La Maison Philibert, the sixth novel of the openly gay novelist, journalist and critic Jean Lorrain, is seen by many social historians as one of the best sources of information about the French urban underworld of prostitution and its clientele around the turn of the nineteenth century. Lorrain, with the help of his friend the police commissioner Oscar Métenier, was in a position to record and understand the morals, systems and language of the demi-monde as accurately as anyone, and Léon Courbouleix’ illustrations, also based on the creator’s personal experiences, are a perfect foil to Lorrain’s 1904 novel.
In La Maison Philibert, Mr and Mrs Philibert Audigeon run a provincial ‘good brothel’ at Aubry-les-Epinettes, near Orleans. The novel describes in detail the everyday life of the housekeepers and the whole of the prostitution system, including the ideal number of number of girls to employ, their social background, and the system of fines imposed on girls for bad behaviour or rudeness; all the information included by Lorrain is consistent with the sociological and health studies conducted and recorded by the hygienists and police officers of the time. It is unfortunate that no English translation of La Maison Philibert has ever been published.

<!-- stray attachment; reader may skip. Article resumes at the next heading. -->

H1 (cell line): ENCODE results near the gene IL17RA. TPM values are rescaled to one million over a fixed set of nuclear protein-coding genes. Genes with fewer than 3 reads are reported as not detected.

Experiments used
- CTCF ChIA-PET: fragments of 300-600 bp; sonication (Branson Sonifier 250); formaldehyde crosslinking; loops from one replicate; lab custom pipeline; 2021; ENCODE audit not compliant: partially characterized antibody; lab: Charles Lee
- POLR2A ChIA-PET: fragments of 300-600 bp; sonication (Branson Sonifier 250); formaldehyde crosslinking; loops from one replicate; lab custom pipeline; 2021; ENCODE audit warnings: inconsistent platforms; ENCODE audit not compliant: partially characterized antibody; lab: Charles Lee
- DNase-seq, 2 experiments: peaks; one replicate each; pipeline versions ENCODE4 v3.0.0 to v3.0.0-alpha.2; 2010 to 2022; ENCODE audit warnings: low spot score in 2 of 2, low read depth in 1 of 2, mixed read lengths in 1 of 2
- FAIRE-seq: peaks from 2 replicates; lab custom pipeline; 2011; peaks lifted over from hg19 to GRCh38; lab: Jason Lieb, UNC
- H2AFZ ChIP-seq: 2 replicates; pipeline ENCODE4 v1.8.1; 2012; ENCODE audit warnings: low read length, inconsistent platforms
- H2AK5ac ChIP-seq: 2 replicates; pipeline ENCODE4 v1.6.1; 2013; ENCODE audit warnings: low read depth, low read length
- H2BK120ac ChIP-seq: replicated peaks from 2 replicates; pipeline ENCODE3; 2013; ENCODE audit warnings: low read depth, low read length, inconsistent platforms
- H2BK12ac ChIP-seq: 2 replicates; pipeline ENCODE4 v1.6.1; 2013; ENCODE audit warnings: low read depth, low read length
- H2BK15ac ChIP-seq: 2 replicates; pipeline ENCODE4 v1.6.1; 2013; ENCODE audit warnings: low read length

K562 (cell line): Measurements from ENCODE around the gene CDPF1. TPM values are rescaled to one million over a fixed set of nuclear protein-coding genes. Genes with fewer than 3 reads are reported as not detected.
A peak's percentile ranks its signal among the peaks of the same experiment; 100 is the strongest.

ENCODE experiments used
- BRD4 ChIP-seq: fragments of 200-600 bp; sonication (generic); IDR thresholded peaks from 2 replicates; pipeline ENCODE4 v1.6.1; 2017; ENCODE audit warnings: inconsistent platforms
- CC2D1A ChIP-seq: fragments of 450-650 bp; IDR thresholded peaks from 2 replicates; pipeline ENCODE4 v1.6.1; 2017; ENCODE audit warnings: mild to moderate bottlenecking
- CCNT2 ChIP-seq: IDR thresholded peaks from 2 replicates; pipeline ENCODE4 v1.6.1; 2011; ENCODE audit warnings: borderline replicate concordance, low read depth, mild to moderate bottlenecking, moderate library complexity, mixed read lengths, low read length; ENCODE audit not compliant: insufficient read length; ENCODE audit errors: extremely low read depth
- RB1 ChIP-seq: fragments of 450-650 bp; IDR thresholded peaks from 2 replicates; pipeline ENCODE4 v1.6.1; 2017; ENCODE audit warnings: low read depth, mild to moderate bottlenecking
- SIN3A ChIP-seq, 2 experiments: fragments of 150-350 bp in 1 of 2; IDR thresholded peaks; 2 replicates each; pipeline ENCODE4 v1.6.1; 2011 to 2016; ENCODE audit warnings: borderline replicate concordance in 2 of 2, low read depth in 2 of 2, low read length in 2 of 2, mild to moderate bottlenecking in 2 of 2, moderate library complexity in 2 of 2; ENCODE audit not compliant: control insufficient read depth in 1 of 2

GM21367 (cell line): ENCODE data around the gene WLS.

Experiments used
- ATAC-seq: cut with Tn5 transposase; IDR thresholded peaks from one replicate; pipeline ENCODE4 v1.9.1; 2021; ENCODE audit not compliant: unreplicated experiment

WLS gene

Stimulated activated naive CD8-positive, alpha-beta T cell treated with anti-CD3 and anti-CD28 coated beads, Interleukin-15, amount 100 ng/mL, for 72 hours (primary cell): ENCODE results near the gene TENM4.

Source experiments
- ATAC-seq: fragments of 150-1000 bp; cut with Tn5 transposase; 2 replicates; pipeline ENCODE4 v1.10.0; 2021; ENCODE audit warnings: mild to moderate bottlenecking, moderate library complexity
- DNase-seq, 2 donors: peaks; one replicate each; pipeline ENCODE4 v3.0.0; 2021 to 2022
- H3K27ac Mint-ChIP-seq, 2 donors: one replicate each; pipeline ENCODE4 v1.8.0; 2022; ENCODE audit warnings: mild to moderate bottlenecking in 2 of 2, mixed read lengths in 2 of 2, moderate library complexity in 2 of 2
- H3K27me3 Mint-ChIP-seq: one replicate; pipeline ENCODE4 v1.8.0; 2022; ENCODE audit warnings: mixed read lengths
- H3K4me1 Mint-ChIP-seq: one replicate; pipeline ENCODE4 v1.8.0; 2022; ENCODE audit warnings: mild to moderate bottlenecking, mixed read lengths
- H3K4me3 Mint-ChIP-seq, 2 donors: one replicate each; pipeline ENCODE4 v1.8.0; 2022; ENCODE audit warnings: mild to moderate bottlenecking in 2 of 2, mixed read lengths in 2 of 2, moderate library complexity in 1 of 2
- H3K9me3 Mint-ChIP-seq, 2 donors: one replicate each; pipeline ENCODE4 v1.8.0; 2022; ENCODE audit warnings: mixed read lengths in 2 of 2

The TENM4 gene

The Courbouleix-illustrated edition of La Maison Philibert was published by Javal et Bordeaux of Paris, in a limited numbered edition of fifty copies, which included suites of the illustrations in colour, black, and sanguine (blood-red).